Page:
In a dramatic conclusion to a four-day bail hearing, Oscar Pistorius is granted bail to await trial for the murder of his girlfriend. But women’s campaigners criticise “cheers” in court.
After a lengthy ruling, Magistrate Desmond Nair said that Oscar Pistorius had “reached out” in his affidavit describing his version of events, and after a pause, said: “I come to the conclusion that the accused has made a case to be released on bail.”
The Pistorius family let out cries of relief in the courtroom, and muffled cheers of “yes” were heard after the ruling.
After struggling to contain his emotions throughout the ruling, which lasted under two hours, the Paralympian sprinter showed little reaction to the final ruling. He left the courthouse in a silver Land Rover an hour later, tailed by photographers and TV cameramen.
Bail was fixed at 1m rand (approximately £73,000) including 100,000 rand (£7,000) in cash, and the date of the trial was set for 4 June.
The 26-year-old is charged with one count of premeditated murder over the 14 February killing of his girlfriend Reeva Steenkamp.
The reaction in the court following the ruling was criticised by the African National Council women’s league.
“What is particularly distressing for the ANCWL is the reaction of some men in court who jumped up and celebrated the granting of bail as if they had won a trophy, forgetting that an innocent woman has lost her life,” the ANCWL said in a statement.
For the first time, two representatives of the Steenkamp family were present in court on Friday, sitting behind and to the left of Pistorius in the public gallery.
Mr Pistorius sobbed for much of the hearing, especially while Mr Nair read out his own version of what happened on the night in question.
The bail decision was delayed after it emerged on Thursday that the lead detective in the case, Detective Hilton Botha, is himself facing attempted murder charges for firing on a minibus full of passengers.
Bail was granted on the condition that Mr Pistorius hand over his passport and all firearms, and that he report to a police station every day. He has to refrain from drugs and alcohol, has been assigned a probabtion officer and correctional officer, and must ask for permission to leave Pretoria.
To be denied bail, the magistrate said that the prosecution would have to prove that the the accused posed a flight risk, that he would not try to influence or intimidate witnesses, or that he had a “propensity to violence”.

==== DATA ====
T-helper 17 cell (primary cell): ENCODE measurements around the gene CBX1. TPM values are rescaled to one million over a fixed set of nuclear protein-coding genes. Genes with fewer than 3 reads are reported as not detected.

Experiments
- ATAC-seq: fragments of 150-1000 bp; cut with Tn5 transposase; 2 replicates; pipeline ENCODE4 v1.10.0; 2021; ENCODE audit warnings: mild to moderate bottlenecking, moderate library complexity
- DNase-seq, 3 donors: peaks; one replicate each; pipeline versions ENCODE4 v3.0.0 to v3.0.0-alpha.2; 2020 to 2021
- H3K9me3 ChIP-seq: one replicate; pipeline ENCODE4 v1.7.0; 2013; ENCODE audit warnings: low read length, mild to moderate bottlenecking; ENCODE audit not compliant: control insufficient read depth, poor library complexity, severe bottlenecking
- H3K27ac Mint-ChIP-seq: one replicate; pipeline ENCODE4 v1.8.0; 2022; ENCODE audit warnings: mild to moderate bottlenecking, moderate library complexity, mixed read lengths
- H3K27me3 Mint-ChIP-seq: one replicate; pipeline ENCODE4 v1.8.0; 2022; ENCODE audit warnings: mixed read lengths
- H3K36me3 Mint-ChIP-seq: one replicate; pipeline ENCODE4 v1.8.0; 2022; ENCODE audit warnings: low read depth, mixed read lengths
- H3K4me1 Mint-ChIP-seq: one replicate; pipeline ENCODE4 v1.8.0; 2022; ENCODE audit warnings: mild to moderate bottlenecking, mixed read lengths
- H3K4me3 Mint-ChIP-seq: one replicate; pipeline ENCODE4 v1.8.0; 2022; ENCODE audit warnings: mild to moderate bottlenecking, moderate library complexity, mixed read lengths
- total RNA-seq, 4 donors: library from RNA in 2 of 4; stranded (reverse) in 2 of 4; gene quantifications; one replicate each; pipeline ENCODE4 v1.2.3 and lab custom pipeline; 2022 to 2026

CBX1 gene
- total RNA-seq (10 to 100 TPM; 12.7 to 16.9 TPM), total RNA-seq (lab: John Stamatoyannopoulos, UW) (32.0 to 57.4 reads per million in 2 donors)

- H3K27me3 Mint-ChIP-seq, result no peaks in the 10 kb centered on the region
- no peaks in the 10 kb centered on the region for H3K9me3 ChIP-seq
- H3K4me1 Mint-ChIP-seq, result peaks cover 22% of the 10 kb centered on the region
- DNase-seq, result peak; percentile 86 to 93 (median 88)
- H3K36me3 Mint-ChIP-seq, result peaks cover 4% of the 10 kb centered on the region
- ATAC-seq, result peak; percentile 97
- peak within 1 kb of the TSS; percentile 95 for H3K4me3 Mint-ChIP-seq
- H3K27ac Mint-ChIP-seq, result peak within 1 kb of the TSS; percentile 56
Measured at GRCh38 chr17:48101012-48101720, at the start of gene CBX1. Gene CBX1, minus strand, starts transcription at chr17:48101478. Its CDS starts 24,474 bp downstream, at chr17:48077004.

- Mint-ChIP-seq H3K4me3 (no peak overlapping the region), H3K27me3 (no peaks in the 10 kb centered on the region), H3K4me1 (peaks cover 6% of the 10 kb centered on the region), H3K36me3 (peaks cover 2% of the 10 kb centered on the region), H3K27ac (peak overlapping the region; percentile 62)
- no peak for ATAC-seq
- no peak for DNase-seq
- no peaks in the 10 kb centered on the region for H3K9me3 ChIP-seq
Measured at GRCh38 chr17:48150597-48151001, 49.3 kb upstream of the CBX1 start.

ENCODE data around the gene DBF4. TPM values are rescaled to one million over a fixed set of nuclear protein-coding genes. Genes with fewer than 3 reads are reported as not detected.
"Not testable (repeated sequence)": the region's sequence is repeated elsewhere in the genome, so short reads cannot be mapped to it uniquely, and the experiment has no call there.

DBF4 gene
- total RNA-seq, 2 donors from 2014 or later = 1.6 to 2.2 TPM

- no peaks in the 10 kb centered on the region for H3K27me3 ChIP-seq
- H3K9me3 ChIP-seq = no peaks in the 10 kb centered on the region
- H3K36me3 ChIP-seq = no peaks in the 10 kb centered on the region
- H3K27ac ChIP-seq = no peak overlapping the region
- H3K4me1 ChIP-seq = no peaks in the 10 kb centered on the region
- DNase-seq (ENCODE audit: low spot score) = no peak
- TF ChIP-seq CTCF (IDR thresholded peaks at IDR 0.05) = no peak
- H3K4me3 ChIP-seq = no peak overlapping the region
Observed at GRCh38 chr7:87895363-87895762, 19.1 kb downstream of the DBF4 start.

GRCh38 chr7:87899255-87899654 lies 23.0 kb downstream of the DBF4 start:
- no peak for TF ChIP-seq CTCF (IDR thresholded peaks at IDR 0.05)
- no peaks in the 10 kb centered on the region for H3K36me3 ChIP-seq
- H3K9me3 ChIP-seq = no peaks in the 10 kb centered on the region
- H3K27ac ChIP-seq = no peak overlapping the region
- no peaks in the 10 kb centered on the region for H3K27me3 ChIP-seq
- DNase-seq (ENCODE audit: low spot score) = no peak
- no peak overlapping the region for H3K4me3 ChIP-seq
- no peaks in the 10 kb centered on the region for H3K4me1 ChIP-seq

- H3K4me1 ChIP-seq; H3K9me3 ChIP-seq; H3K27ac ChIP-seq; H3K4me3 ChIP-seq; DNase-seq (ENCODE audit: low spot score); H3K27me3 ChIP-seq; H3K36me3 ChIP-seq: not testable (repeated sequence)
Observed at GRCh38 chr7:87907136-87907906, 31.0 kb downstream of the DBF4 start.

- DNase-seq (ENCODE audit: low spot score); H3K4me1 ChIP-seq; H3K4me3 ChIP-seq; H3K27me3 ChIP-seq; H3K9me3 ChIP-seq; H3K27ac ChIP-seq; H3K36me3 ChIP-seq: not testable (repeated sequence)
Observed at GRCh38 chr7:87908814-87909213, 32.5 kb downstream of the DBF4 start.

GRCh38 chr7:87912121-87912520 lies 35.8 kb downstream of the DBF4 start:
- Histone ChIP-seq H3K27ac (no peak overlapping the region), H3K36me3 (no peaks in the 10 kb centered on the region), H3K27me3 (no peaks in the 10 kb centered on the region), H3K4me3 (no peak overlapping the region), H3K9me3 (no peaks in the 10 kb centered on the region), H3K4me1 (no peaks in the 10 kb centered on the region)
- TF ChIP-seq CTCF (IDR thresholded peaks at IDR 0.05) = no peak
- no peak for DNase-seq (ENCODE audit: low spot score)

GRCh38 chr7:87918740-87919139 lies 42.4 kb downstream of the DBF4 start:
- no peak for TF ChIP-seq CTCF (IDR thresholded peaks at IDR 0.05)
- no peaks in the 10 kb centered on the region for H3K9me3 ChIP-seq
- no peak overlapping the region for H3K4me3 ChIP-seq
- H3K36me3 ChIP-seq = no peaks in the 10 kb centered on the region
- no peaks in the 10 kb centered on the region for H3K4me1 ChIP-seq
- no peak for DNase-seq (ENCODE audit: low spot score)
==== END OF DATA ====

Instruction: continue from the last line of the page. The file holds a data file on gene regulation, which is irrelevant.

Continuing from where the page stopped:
Prosecutor Gerrie Nel said that Mr Pistorius had the “money, means and motive” to flee the country, adding that his version of events was “improbable”, compared with the state’s case which was based on “objective facts”.
However Mr Nair said he had not been convinced by the state’s arguments for denying bail. He was also strongly critical of some of the evidence put forward by Detective Botha (who was dropped from the case on Thursday), including the fact that he did not check Mr Pistorius’ call to emergency services, he wrongly identified testosterone in the bedroom and miscalculated the distances that witnesses were said to hear the screams.
Speaking on behalf of the Pistorius family, his uncle Arnold told reporters: “We are relieved of the fact that Oscar got bail today. But at the same time we are in mourning for the death of Reeva with her family.”
He added: “As the family, we know Oscar’s version of what happened that tragic night and we know that that is the truth and that will prevail in the coming court case.”
The Paralympian’s coach, Ampie Louw, who described the athlete as “heartbroken” over the death of his girlfriend, said earlier on Friday that he could resume training next week to “get his mind clear” if bail was granted.
The defence case rests on the argument that the shooting was an accident, as Mr Pistorius thought his girlfriend was a dangerous intruder inside his home, lurking in a toilet stall off his bedroom.
Prosecutors told the court during the four day bail hearing, that the killing was was a premeditated murder, with Mr Pistorius firing four shots through a locked toilet door at a cowering Ms Steenkamp on the other side. She was hit in the head, arm and hip.
Medupe Simasiku, from South Africa’s National Prosecuting Authority (NPA), told reporters: “The bail application does not mean that this person is acquitted.”
Mr Pistorius, whose lower legs were amputated in infancy, was already a globally recognised figure when the 29-year-old model Steenkamp was killed in the pre-dawn hours of Valentine’s day at his home.
The case has seized the world’s attention and there has been intense focus on whether Mr Pistorius would be released, and if so, with what conditions.